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The Clinical Trials Industry’s Weekly News Update

Master protocol study reporting remains a challenge

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Master protocol study designs help drug makers answer multiple questions under an overarching research program. The difficulty, say the authors of a new study, is finding a way to report these complex designs.

The study – published in the BMJ in June – focused on the specific challenges involved in registering and reporting summary results to databases designed for traditional clinical trial designs that rely on a model of one study per protocol were identified.

“MPRPs, which can use a single protocol with multiple sub studies, disrupt the current model of one protocol describing one trial in one trial registry record. The practice of referring to an entire MPRP as a single trial might imply that a master protocol should be represented as one study record in a trial registry.

“Yet, many master protocols include plans for a series of sub studies that might start, end, and be analyzed independently of each other. Condensing this information into one study record can obscure details of the sub studies, such as the end dates and primary outcome measures, thereby undermining key transparency and accountability goals of the trial reporting system,” the authors write.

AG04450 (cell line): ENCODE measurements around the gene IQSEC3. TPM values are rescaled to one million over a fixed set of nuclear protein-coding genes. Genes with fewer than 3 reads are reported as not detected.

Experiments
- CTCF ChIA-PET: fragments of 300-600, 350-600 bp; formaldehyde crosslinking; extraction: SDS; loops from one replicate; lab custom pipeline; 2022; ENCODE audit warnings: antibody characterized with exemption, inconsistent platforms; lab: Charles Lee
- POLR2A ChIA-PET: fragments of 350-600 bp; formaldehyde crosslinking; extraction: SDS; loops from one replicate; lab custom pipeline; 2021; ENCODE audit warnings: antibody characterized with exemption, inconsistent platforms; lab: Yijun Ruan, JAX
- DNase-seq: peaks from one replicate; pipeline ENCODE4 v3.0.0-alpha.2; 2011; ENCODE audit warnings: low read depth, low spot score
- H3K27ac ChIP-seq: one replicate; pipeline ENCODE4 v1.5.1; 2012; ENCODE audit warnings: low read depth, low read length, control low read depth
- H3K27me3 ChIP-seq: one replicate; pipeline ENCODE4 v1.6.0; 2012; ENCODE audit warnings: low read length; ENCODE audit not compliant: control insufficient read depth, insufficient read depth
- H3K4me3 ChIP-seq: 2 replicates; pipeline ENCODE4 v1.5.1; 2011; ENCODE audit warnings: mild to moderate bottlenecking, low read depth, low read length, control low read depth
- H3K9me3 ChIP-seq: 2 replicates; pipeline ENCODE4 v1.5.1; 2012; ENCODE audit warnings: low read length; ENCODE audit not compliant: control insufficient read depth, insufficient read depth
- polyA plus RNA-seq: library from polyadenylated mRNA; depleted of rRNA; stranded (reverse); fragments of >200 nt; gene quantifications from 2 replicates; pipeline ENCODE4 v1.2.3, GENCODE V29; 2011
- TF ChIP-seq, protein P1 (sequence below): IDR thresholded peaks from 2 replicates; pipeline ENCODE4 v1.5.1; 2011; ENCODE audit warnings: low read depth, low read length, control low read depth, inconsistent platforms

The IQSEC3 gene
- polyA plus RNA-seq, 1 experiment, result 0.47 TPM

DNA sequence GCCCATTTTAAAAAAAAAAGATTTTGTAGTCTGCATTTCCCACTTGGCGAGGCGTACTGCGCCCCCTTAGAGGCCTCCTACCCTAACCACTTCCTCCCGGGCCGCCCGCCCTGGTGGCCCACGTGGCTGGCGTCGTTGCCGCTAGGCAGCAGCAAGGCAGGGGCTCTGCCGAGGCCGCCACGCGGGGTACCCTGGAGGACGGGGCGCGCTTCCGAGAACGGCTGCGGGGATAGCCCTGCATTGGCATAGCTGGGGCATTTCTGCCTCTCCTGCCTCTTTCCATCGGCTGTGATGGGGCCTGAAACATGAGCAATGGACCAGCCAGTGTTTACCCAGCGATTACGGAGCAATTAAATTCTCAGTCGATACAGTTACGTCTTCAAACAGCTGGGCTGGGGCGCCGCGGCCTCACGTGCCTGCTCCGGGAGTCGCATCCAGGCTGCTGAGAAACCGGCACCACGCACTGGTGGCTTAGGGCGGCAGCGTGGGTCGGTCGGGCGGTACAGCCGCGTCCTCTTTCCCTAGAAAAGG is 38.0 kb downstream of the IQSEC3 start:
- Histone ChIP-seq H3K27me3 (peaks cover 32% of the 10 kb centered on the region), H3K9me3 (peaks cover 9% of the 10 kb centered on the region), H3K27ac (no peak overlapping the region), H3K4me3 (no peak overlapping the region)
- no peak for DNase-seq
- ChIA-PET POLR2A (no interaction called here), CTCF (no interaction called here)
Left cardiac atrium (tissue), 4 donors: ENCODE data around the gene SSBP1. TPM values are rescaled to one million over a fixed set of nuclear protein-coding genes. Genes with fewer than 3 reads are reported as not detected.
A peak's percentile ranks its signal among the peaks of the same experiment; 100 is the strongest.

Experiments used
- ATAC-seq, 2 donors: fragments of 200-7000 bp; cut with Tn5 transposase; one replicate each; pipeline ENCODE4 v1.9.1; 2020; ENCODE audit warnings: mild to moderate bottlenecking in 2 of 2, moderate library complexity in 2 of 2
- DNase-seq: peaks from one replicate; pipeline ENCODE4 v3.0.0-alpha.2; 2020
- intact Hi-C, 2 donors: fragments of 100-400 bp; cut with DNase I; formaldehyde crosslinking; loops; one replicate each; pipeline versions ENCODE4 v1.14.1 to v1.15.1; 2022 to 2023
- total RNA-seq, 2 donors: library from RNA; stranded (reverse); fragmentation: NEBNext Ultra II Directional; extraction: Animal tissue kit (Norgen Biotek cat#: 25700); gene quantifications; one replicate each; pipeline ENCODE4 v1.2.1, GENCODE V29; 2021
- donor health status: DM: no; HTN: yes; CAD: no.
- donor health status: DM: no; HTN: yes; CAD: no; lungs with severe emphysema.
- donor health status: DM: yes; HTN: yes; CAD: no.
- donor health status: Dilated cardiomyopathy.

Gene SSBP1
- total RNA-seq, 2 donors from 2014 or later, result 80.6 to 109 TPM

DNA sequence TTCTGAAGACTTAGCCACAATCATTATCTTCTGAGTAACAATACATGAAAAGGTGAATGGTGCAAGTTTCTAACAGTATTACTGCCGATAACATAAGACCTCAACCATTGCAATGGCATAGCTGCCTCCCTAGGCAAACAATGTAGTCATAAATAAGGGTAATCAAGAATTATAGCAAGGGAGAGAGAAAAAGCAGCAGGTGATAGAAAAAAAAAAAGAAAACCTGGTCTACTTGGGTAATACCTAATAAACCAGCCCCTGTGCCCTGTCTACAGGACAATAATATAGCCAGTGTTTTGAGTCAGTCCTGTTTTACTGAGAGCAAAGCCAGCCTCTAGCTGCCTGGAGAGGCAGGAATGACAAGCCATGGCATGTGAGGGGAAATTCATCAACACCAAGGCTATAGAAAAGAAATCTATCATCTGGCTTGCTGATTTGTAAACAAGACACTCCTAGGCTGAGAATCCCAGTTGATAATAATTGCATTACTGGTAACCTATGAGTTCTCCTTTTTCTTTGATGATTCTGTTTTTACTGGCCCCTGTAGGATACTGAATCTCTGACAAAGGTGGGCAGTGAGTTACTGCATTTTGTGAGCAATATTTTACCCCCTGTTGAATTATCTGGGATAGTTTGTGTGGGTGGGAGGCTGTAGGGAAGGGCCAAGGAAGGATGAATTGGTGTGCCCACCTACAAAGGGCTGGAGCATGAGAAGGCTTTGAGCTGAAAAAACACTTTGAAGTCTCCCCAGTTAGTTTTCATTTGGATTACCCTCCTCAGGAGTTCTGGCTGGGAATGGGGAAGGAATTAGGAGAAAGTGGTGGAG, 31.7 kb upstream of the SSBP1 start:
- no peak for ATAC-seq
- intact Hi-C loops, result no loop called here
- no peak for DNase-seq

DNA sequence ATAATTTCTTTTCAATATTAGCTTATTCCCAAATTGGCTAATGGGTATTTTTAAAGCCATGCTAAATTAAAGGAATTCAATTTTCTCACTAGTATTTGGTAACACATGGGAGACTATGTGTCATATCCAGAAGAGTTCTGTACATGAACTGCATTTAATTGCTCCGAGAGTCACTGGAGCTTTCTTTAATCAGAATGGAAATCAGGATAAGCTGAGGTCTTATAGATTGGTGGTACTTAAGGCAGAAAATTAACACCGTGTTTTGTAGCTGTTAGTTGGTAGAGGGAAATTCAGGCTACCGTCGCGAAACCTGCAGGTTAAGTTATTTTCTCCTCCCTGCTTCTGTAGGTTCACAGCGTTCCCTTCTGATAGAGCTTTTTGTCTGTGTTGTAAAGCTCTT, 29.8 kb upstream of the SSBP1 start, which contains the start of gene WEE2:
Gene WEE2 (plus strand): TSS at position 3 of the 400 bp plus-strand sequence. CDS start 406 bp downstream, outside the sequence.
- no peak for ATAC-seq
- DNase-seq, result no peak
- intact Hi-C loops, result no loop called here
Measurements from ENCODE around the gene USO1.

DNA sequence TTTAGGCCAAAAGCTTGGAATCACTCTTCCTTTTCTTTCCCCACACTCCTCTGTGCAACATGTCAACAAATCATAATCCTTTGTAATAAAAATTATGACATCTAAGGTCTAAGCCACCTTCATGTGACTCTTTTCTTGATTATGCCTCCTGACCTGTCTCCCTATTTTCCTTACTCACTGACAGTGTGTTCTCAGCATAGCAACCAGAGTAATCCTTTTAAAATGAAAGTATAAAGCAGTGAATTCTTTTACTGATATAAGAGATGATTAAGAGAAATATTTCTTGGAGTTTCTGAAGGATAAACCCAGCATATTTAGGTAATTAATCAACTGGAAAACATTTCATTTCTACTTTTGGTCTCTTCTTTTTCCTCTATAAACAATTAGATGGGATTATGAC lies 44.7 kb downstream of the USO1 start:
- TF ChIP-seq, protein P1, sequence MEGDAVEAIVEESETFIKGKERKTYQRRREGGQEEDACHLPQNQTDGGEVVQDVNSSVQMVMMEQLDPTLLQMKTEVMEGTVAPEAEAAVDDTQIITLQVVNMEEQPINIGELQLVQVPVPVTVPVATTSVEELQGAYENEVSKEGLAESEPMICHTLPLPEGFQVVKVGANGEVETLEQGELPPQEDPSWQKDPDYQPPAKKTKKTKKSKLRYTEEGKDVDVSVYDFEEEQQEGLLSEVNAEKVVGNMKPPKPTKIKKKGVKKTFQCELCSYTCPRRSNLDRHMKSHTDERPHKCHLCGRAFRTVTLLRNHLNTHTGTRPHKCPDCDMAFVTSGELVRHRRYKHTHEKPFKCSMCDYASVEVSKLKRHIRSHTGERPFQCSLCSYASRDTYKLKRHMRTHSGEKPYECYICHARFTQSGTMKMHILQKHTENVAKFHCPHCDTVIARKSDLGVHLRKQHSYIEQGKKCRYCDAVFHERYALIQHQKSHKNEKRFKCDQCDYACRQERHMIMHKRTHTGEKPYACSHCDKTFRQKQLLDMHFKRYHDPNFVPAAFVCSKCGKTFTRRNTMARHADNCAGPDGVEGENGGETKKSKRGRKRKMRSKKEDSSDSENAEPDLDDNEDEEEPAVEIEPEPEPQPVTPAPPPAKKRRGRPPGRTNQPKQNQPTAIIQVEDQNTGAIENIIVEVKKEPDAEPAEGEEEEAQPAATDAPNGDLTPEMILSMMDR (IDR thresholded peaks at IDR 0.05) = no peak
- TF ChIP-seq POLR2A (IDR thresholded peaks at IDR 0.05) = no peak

To try and overcome these issues the authors propose a reporting approach that uses separate registration records for each sub study within one MPRP protocol with potential exceptions noted.

The advantage of the approach is that it “allows for clear, descriptive, structured information about each sub study’s prespecified design and supports timely reporting of results after completion of each sub study is described and illustrated,” according to the authors.

They also point out that the approach can be used for trial registries in multiple regions, explaining that “Although the focus is on reporting to ClinicalTrials.gov, the approach supports broader application across trial registries and results databases.

Image: Stock Photo Secrets

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